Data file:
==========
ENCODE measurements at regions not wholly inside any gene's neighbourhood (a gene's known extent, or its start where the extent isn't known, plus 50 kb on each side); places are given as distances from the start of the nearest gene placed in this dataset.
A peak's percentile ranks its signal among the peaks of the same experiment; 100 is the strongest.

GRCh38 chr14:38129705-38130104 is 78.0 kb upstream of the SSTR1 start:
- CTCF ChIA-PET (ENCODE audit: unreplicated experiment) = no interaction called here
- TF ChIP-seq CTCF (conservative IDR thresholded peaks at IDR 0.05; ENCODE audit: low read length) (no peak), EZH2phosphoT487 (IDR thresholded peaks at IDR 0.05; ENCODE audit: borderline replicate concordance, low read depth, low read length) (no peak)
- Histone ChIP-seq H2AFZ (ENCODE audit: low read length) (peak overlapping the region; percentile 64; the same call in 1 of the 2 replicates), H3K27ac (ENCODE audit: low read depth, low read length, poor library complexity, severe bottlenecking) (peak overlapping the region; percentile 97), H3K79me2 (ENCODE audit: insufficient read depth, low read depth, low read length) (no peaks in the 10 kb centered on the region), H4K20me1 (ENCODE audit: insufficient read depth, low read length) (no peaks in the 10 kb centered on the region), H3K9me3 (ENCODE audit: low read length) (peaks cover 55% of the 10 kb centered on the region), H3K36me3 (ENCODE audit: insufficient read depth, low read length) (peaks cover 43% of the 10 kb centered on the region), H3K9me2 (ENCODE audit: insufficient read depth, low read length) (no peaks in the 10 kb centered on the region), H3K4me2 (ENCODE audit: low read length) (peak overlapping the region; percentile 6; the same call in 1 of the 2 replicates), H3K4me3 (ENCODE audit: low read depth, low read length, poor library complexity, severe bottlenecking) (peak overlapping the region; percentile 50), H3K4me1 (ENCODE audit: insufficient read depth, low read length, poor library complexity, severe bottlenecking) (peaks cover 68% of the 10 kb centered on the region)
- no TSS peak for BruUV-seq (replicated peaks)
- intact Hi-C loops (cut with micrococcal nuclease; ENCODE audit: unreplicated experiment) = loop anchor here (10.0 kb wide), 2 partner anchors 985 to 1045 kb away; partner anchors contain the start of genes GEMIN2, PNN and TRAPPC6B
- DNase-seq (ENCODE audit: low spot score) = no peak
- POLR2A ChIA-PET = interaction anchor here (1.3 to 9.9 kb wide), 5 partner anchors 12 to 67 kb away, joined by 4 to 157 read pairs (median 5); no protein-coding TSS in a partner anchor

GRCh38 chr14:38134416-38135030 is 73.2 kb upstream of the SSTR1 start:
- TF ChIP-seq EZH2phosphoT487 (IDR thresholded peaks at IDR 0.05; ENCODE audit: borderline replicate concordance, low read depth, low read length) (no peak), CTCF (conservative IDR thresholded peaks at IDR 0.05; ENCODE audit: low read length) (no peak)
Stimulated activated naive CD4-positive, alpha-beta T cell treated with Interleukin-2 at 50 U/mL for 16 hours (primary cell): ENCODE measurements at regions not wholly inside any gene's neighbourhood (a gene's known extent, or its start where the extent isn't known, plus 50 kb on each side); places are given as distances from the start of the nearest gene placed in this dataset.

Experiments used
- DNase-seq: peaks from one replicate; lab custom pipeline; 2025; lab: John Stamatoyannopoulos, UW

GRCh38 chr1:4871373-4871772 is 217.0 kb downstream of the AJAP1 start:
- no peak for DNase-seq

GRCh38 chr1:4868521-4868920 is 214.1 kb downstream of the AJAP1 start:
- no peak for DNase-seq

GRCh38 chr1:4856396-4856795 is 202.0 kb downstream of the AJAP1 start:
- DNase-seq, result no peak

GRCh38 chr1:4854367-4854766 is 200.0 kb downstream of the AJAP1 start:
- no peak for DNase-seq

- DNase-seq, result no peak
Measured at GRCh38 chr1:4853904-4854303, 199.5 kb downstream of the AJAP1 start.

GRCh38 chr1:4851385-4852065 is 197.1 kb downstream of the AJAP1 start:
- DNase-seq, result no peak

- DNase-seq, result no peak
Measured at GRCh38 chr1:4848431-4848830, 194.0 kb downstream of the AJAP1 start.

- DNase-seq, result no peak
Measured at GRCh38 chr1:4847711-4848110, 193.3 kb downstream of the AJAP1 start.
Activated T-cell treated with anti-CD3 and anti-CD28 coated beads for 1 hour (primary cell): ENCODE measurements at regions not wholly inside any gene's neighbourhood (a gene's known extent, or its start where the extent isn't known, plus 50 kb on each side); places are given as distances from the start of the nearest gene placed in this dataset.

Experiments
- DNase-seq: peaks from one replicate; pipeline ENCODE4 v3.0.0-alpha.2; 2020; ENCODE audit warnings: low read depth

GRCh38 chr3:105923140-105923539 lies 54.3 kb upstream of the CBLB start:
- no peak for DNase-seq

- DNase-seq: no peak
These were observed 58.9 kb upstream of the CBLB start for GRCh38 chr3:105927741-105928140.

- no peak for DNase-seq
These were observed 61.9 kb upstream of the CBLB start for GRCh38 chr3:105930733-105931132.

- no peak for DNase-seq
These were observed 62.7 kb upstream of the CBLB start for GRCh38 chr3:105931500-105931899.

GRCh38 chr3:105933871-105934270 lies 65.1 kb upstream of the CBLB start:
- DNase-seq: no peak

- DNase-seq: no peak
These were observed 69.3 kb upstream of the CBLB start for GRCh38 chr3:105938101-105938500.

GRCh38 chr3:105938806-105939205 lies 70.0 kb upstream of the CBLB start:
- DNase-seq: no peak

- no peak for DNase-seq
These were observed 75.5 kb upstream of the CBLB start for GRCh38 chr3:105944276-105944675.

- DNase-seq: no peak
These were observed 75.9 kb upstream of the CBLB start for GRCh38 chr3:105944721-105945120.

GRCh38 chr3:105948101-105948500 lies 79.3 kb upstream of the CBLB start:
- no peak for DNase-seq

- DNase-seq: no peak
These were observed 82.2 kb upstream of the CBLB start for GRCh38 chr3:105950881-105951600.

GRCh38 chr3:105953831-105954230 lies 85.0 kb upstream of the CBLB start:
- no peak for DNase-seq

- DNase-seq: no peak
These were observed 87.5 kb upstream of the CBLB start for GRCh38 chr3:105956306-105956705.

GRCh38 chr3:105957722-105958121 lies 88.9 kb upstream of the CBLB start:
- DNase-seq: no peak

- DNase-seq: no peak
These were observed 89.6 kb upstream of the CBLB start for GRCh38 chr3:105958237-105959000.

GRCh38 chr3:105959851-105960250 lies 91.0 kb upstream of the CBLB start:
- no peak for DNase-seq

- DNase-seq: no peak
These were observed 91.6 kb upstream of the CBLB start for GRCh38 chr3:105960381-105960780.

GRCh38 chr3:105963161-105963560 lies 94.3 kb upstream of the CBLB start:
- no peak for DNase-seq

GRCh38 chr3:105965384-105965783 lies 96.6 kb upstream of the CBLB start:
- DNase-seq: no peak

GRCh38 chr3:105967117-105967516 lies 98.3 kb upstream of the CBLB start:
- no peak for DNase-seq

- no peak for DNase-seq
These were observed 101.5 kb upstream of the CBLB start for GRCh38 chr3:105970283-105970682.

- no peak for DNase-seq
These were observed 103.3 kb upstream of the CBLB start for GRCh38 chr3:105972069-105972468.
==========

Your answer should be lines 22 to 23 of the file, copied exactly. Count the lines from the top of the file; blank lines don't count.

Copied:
GRCh38 chr1:4854367-4854766 is 200.0 kb downstream of the AJAP1 start:
- no peak for DNase-seq